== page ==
Windows is losing ground as a platform for application development, according to an Evans Data study. It's not time to write a Microsoft obituary, but the company does need a plan.
The results of a recent Evans Data study, one that shows Windows popularity to be slipping among developers, have been making their way around the Internet over the last week.
The study, a summary of which is available here, suggests that 65% of North American software developers target the Windows operating system, compared to 12% for Linux. Looks good -- except that last year's survey yielded figures of 74% for Windows and 9% for Linux.
A closer look at the survey, completed by nearly 450 North American developers, shows that, at 46%, Windows XP is far and away the OS most often targeted by developers. There's a two-way tie for second place -- Windows 2003 and "Other" -- at a little under 11%. Red Hat Linux checks in at fourth, at a little more than 7%.
Microsoft is not dead, and it is not dying. Rather, the company's decline in market share is a runny nose.
However, as we all know, a sniffle that remains untreated can leave one bedridden for quite a while, and it can, in rare and unfortunate cases, cause more serious maladies, especially if other symptoms persist.
Accompanying the sniffle is Windows Vista, which we'll call a cough. A perusal of the comment threads on CNET's two stories about the study -- Developers cooling on Windows desktop, study finds and If you're Steve Ballmer, don't read this -- reveals, among other things, that many developers find Vista too bloated, too much of a memory hog and too late to arrive on the scene to be worth rolling out.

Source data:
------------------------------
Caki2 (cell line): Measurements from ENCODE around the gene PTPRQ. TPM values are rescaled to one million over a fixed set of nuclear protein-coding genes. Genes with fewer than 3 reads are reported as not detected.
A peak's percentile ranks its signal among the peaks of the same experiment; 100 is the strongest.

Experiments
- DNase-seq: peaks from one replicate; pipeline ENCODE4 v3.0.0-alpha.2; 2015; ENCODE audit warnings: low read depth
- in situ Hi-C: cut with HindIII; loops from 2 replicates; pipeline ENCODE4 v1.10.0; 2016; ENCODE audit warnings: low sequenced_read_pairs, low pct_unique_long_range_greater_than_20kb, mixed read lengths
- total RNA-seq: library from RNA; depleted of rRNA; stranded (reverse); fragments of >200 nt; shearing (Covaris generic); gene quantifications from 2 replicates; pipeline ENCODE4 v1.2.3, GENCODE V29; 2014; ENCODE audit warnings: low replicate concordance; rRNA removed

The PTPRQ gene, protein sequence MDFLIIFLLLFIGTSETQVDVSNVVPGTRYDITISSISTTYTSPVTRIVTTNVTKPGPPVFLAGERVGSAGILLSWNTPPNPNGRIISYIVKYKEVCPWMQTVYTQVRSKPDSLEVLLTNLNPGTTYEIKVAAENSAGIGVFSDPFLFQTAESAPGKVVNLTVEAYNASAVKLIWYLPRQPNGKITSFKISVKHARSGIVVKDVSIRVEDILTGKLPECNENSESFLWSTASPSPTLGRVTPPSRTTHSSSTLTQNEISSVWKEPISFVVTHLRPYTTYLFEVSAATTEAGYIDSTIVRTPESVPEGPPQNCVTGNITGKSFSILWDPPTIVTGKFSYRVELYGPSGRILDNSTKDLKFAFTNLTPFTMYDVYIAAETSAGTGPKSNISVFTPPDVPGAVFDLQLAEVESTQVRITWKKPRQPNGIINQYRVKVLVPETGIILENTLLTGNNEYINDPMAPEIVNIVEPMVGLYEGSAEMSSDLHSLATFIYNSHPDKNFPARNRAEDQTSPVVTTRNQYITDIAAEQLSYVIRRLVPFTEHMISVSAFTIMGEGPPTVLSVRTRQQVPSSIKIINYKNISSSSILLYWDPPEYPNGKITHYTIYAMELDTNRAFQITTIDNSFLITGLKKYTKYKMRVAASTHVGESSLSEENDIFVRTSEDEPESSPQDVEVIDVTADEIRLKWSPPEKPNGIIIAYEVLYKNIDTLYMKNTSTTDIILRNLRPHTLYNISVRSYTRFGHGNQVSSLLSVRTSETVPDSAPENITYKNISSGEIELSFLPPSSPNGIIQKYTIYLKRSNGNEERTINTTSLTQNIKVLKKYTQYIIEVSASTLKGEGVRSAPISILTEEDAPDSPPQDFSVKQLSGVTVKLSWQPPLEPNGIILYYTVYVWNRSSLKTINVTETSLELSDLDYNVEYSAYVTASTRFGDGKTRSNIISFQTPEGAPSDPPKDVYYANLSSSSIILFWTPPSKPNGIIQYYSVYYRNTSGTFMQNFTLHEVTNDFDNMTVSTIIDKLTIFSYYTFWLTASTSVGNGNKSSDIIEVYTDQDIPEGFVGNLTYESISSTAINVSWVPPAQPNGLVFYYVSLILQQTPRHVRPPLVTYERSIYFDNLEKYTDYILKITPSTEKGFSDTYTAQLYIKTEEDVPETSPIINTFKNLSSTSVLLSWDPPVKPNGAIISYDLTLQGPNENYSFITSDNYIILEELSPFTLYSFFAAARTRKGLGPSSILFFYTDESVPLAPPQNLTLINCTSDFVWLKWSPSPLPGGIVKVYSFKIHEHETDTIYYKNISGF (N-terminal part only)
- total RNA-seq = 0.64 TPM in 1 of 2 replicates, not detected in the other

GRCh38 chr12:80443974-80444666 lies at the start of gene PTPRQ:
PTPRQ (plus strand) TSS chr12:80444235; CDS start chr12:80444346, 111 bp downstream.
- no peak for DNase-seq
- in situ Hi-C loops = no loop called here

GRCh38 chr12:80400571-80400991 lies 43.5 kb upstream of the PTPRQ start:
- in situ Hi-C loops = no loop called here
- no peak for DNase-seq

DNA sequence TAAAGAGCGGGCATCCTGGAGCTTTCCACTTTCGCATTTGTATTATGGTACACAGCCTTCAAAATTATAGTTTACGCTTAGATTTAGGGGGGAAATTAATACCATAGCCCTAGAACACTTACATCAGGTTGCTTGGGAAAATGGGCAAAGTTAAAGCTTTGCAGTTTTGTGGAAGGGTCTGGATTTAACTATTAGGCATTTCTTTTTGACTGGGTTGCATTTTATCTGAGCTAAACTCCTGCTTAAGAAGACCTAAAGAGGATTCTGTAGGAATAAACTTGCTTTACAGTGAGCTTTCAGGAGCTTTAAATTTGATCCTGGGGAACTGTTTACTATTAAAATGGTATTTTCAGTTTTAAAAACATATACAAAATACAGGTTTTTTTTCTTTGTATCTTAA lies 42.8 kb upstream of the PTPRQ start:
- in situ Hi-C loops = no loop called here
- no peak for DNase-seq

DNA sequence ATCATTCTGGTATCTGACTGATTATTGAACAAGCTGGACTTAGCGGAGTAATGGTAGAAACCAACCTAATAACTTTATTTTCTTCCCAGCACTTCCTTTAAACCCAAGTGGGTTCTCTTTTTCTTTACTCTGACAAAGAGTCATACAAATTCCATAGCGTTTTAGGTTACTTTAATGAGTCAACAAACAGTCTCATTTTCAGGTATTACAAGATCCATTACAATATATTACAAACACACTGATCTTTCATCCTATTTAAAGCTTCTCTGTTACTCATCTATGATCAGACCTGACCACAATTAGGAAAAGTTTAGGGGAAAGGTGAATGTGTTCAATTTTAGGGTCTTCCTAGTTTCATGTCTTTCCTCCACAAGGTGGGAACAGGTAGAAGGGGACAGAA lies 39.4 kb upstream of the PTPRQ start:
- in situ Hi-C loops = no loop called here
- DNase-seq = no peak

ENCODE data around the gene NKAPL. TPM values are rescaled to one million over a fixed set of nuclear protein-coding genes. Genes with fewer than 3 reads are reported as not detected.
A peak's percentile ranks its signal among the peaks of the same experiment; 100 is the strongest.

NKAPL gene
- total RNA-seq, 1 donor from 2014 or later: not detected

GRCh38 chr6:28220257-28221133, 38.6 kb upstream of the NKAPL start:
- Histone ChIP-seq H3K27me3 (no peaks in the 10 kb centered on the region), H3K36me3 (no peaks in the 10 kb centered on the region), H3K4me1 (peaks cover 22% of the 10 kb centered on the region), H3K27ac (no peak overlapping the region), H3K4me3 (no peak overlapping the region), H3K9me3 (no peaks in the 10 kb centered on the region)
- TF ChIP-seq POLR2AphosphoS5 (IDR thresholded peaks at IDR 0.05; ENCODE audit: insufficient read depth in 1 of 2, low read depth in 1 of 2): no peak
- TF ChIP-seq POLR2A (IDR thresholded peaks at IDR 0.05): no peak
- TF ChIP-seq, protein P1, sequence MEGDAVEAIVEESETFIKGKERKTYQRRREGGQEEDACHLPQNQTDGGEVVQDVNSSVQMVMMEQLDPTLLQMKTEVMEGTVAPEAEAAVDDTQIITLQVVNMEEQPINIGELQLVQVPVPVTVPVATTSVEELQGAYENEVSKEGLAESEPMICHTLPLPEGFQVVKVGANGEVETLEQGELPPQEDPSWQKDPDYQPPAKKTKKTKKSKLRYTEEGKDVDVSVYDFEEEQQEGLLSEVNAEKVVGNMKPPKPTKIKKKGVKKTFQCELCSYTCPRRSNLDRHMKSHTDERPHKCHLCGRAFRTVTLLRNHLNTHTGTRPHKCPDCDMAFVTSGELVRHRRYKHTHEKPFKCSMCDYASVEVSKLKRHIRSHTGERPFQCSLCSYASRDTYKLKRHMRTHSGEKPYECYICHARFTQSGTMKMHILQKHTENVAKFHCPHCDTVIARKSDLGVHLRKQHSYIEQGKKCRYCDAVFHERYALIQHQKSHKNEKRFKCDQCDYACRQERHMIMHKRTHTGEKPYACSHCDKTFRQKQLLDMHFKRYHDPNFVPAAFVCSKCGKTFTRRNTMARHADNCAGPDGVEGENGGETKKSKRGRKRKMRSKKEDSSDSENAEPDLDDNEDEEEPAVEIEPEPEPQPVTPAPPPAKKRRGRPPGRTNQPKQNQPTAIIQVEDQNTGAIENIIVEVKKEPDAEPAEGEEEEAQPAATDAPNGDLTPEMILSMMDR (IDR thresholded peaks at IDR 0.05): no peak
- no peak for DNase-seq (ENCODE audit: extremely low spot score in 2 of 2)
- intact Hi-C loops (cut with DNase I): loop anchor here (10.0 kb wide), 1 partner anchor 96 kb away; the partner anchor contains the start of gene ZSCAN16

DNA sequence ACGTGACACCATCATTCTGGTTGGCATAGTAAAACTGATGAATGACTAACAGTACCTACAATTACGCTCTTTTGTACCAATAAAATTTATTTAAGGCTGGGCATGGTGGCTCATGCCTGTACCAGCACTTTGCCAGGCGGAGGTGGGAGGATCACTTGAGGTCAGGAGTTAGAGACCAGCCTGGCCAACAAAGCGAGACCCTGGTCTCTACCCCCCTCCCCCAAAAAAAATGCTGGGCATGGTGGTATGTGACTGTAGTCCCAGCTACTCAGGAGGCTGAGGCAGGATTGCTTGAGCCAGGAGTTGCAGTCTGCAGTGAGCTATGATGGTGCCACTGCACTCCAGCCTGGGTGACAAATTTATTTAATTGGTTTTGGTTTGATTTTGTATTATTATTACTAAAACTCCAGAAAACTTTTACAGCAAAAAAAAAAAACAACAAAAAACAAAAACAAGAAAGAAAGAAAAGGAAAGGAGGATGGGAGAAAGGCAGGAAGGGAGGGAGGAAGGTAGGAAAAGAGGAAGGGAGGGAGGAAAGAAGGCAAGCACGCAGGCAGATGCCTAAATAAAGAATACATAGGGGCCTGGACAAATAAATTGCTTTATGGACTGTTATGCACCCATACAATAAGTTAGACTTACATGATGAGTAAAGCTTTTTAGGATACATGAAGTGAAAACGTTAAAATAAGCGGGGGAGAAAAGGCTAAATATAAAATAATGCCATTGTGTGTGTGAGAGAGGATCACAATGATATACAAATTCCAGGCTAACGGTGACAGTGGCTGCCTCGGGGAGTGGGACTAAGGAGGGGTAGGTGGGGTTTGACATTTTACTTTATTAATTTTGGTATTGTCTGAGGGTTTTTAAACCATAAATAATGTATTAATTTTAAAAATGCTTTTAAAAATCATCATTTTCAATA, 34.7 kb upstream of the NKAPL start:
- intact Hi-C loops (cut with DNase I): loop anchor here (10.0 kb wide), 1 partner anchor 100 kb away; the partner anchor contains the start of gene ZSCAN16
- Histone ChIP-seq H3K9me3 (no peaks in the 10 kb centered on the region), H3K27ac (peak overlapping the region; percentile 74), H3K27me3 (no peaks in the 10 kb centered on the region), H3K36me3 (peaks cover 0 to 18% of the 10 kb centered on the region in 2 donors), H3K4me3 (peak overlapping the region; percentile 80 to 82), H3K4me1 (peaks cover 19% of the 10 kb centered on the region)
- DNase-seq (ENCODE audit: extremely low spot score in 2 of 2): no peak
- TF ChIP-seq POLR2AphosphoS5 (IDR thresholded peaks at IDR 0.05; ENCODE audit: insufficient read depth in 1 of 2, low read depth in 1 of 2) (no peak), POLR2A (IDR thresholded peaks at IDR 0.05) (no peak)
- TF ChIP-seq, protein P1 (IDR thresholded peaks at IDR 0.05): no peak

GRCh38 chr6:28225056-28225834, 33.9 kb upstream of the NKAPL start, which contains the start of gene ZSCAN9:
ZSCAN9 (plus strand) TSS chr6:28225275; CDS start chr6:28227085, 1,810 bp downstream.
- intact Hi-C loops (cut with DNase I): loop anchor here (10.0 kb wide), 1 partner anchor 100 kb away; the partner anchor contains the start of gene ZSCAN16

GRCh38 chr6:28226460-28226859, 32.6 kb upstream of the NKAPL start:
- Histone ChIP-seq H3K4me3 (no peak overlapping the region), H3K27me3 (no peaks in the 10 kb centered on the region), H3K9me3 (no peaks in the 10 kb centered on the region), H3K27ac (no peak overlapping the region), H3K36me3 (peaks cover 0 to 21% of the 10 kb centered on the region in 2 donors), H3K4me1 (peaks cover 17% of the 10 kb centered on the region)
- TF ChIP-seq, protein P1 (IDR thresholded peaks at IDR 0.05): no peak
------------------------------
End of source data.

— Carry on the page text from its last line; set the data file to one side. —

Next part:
Linux, too, is ailing Microsoft, in the form of a headache. Yes, the Linux share of the market is small, but it is growing. As "DieSse" put it, "Well one of my old bosses had a Teletype machine in his office, with a placard on it that said '95% market share is never for ever.'"
The Web browser represents another symptom, possibly a muscle ache -- so chosen because it is treatable. Whether it's Web 2.0, the Rich Internet Application or, perhaps, something called the Outerweb, Microsoft's endeavors with ASP.NET AJAX and Silverlight demonstrate an effort to deal with those aches and pains.
Unfortunately, focusing too much attention on one symptom may merely exacerbate the others. An improved operating system, a demonstrative focus on open-source development and a coherent strategy for the future should, if undertaken properly, produce a clean bill of health for Microsoft.
This sounds ominous, but, after all, remaining healthy once one turns 30 demands increasingly sophisticated measures.